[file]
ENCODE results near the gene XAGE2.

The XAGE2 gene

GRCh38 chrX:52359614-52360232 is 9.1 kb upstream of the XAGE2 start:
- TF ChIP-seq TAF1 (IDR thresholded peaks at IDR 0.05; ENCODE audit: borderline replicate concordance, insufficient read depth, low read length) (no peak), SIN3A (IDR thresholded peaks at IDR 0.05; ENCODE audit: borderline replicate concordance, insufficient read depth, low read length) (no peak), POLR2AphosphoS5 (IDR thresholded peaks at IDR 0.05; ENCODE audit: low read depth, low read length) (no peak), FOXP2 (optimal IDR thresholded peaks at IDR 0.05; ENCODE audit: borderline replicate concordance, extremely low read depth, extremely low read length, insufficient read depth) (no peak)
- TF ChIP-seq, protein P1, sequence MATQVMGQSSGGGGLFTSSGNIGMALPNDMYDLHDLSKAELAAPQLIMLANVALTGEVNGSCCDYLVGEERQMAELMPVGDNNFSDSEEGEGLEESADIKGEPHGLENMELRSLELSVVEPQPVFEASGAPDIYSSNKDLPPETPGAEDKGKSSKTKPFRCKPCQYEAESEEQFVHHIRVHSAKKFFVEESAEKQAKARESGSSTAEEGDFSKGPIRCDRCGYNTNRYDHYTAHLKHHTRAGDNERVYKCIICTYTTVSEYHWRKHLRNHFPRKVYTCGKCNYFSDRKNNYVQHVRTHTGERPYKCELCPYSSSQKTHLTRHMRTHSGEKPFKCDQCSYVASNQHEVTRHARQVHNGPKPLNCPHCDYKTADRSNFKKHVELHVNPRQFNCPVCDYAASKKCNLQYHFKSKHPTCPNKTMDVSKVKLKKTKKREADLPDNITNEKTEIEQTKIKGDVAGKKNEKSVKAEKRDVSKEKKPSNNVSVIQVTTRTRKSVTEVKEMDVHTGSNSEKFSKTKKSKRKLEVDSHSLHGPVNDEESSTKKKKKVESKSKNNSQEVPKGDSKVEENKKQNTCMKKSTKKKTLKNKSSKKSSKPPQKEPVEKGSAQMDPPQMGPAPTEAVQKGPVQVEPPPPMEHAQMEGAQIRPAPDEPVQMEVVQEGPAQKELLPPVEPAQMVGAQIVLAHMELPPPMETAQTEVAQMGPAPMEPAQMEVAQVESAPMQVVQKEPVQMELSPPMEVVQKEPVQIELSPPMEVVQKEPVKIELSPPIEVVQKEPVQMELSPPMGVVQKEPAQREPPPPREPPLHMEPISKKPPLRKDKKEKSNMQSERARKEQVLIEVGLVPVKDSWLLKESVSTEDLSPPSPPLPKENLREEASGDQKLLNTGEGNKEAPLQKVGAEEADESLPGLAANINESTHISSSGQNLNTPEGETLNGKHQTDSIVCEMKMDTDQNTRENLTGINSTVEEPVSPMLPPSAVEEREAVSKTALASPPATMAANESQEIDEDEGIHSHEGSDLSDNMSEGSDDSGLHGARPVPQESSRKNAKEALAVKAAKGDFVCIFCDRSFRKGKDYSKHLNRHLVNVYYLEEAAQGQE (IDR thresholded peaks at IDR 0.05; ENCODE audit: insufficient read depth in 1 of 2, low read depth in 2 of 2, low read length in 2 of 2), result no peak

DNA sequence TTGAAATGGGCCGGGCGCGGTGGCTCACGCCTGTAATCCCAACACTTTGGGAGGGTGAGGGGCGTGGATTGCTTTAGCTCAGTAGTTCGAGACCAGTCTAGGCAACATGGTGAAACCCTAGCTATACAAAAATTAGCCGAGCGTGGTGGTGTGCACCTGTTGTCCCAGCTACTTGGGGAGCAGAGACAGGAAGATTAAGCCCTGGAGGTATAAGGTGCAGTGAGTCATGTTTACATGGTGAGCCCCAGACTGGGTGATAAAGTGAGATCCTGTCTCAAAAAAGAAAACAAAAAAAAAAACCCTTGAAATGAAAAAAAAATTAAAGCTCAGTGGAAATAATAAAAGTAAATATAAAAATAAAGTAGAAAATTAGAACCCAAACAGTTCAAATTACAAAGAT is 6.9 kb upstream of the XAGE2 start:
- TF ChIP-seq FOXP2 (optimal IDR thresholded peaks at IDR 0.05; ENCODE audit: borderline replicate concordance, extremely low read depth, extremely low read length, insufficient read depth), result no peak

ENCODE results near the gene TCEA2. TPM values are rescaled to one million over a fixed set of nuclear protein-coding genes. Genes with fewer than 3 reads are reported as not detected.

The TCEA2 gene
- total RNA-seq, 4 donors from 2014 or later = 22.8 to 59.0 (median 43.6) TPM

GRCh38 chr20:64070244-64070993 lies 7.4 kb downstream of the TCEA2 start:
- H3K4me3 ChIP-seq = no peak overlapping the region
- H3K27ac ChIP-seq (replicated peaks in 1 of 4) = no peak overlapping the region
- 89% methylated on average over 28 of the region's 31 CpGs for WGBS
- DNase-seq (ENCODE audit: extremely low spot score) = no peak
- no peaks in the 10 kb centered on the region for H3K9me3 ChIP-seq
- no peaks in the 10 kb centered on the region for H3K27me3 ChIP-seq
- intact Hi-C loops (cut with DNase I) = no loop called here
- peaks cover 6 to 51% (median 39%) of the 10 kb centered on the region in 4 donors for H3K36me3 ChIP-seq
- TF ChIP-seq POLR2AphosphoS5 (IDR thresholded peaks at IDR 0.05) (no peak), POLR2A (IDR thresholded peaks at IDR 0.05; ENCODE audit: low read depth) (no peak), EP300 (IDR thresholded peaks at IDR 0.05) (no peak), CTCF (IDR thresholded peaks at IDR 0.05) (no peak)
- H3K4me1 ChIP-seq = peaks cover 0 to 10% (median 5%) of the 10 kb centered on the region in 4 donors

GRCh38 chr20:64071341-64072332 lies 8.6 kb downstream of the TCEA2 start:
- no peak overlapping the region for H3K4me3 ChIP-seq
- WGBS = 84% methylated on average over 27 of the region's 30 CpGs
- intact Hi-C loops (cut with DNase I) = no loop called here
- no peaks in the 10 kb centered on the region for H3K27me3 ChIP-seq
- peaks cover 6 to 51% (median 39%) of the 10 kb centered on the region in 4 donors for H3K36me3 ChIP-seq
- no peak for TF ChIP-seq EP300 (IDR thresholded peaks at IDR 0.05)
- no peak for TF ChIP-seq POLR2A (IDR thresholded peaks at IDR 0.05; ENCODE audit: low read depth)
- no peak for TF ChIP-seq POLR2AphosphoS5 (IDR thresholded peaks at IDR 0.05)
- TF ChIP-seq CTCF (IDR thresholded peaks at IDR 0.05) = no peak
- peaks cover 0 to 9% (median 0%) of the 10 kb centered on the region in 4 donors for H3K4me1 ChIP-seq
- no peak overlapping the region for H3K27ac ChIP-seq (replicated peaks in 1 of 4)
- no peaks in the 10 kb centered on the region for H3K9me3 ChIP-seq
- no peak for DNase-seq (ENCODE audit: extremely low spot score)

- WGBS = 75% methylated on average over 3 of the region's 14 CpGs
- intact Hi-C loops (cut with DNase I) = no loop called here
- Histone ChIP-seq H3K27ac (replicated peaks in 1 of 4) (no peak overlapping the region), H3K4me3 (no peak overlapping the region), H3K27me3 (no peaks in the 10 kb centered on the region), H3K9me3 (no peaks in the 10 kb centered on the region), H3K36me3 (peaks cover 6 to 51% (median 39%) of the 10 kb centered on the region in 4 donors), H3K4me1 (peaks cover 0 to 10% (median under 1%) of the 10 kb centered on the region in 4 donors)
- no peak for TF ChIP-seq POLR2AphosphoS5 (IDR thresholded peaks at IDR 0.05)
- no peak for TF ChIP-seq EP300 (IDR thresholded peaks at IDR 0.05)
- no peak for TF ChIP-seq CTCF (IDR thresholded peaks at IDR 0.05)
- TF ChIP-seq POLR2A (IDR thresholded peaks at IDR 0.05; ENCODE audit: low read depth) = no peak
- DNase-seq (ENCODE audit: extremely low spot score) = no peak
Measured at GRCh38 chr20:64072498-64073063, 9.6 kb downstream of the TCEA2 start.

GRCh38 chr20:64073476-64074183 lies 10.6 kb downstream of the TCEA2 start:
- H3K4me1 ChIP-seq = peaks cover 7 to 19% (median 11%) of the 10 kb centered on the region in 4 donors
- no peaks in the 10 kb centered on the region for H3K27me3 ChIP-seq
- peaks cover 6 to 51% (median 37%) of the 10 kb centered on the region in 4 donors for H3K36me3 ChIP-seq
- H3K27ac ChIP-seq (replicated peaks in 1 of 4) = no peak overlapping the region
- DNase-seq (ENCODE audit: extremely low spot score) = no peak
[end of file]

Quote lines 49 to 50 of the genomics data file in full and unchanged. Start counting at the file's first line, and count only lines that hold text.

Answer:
- H3K27ac ChIP-seq (replicated peaks in 1 of 4) = no peak overlapping the region
- DNase-seq (ENCODE audit: extremely low spot score) = no peak